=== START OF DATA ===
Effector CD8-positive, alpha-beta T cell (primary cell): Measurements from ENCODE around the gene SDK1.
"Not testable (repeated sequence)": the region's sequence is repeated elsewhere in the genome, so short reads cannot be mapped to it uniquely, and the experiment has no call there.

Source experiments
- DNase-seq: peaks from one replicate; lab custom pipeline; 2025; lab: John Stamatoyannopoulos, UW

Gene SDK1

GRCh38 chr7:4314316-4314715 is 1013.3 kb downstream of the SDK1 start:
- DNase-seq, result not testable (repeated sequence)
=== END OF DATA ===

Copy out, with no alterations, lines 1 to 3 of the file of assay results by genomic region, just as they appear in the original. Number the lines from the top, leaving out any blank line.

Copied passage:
Effector CD8-positive, alpha-beta T cell (primary cell): Measurements from ENCODE around the gene SDK1.
"Not testable (repeated sequence)": the region's sequence is repeated elsewhere in the genome, so short reads cannot be mapped to it uniquely, and the experiment has no call there.

Source experiments